Learning to Pivot
As a freelance writer, I never know when I’ll Skype a researcher in South Sudan or interview a flavor chemist about the molecular composition of cherries. (I’ve done both in the past two weeks.) My editors call this “pivoting” from one story to the next, but it somehow seems akin to shifts throughout a poem, and just as unpredictable. Sometimes this means booking an Amtrak to DC at the ding! of a new email, other times it’s canceling dinner plans to meet a deadline. Perhaps nothing has prepared me more for the intellectual hopscotch of freelancing than studying poetry; at the first line of a poem, I don’t know where the poet will lead me. I like waking up without knowing if I’ll get a cold email from Poetry, asking if I’ll contribute this essay.
For most of my life, I thought reading poetry was like unraveling geometric proofs. Use a series of facts to solve for an unknown. Find the measure of x to solve for the last angle within a shape. Geometry had rules, and so, I thought, did poetry. The syllables of metered verse fit together like jigsaw pieces; in high school, I thought a poem was something to be solved, that the pieces were supposed to click together at its close. But these solutions never satisfied, and I suspected I was approaching verse from the wrong perspective altogether. How could I get through a creative writing degree if I couldn’t read a poem? Finally, one of the professors explained that a poem is meant to be experienced, not deciphered. He said poetry was short-form prose with line breaks, and the visceral reaction to a poem was often the most truthful. I could work with that. I could let my heart crumble then glue itself back together in Jamaal May’s “There Are Birds Here,” savor every chill of “Howl,” and absorb the world of “The Lady of Shalott.”
I turn to poetry when my prose feels flat or too predictable. A poet’s ability to create worlds out of connotations and spaces will never cease to astound me. Each line is a tightrope without a safety net. In Anne Carson’s new book, Float, there’s a one-line translation of Émile Nelligan: “Do you want me to astralize the night?” The word “astralize” is doing the heavy lifting here, despite not appearing in the dictionary. In “anyone lived in a pretty how town,” E.E. Cummings marries the cosmic and the mundane through sound:
they sowed their isn’t they reaped their samesun moon stars rain
These lines are a grammatical maelstrom, but rhythmically produce the effect of being transported to a pinprick town on the edge of the planet where everyone square-dances, a place that belongs in a Thornton Wilder play.
I also love the wonderfully disorienting moment at the end of the first stanza of Frank O’Hara’s “Having a Coke With You”:
in the warm New York 4 o’clock light we are drifting back and forthbetween each other like a tree breathing through its spectacles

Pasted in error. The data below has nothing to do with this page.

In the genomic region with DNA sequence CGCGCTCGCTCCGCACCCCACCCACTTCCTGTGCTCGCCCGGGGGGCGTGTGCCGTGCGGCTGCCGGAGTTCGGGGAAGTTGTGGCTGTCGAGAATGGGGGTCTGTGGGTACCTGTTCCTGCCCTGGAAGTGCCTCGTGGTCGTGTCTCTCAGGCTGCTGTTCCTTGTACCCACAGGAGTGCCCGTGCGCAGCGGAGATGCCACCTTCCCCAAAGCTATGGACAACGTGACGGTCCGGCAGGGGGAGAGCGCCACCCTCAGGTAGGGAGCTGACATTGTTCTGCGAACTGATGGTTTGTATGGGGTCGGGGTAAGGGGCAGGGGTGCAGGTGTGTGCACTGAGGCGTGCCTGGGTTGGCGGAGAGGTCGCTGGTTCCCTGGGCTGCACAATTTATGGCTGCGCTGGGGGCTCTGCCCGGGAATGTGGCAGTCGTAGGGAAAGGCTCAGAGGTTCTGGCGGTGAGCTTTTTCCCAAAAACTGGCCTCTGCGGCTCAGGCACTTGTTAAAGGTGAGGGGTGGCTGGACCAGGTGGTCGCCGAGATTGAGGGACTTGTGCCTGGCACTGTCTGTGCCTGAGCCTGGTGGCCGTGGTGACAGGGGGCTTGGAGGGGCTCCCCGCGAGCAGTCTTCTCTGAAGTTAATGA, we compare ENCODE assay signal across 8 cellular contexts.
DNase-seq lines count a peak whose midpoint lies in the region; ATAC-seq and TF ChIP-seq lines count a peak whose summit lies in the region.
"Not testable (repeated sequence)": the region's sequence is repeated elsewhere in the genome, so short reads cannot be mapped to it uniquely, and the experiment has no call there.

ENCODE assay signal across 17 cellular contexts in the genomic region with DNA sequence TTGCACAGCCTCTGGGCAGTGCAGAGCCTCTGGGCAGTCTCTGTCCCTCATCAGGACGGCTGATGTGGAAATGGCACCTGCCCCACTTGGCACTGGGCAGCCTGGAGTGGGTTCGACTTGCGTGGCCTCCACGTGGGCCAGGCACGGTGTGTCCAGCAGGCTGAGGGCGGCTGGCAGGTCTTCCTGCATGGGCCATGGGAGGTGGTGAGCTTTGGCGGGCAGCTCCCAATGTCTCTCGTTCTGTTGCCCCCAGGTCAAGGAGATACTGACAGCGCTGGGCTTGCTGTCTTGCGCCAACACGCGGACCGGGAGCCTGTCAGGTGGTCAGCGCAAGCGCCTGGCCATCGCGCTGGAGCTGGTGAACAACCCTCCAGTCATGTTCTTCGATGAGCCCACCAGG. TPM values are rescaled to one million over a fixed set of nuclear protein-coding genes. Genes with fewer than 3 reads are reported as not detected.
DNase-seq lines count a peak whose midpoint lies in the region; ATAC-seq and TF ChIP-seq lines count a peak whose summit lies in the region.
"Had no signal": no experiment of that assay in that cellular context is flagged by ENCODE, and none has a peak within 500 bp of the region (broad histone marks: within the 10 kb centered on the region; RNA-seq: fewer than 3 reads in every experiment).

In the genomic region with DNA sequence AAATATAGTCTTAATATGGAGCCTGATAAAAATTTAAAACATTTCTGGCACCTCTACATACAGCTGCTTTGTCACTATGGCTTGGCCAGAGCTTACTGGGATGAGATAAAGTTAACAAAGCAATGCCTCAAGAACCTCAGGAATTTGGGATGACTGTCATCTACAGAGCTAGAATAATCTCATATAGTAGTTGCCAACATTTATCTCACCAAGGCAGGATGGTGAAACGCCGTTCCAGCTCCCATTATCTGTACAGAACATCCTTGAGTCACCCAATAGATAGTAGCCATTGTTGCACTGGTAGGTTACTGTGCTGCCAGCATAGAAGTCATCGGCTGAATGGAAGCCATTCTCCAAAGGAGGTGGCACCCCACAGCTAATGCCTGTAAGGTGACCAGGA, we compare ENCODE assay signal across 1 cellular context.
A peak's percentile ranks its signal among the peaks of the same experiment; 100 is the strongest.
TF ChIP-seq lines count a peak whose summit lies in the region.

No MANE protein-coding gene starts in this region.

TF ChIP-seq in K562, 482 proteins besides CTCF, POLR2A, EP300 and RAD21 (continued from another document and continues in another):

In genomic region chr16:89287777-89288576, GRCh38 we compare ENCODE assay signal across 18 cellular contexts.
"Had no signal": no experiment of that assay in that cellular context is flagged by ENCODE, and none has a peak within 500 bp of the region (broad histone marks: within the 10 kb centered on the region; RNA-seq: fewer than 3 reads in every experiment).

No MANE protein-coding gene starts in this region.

Is O’Hara comparing himself and his lover to trees wearing eyeglasses? Maybe the meaning is a secret, like the “secrecy” of their smiles. I myself picture a camera lens speckled with sunspots moving in and out of focus, photographing the two people from afar.
I do not know which to prefer,The beauty of inflectionsOr the beauty of innuendoes,The blackbird whistlingOr just after.
Stevens’s poem is baffling at best — it’s one I still read like a proof — but this stanza is deft in its argument. The lines grow progressively shorter, creating more empty space on the page; combined with the phrasing, the enjambment leaves an emptiness that mimics the void after an experience ends.
Poetry has allowed me to embrace the unexpected, and taught me to reject expectations. Becoming a freelancer was never part of the plan — I started during my last year of college and didn’t stop when I graduated. This lifestyle suits me, as I’ve never been a fan of convention. Not to mention the hours spent drinking too-sweet coffee on trains, and what other profession allows pajamas on the job? My freelance years have been the most fulfilling, but at the same time they feel anticipatory, as if I’m on the verge of something else. Where Percy Bysshe Shelley says “poetry is a mirror,” this lifestyle has been a periscope, refracting my assumptions until they emerge distant and different from where they began. Poetry has had a similar effect on my writing, shaping the texture of my sentences and my willingness to take risks. I do not know which to prefer — mostly because I’ve never had an office job — but I can say the beauty of inflection will be hard to match if I decide to call it quits; if that day arrives, I may look back and wish I were freelance again. I didn’t expect to like poetry, but here I am.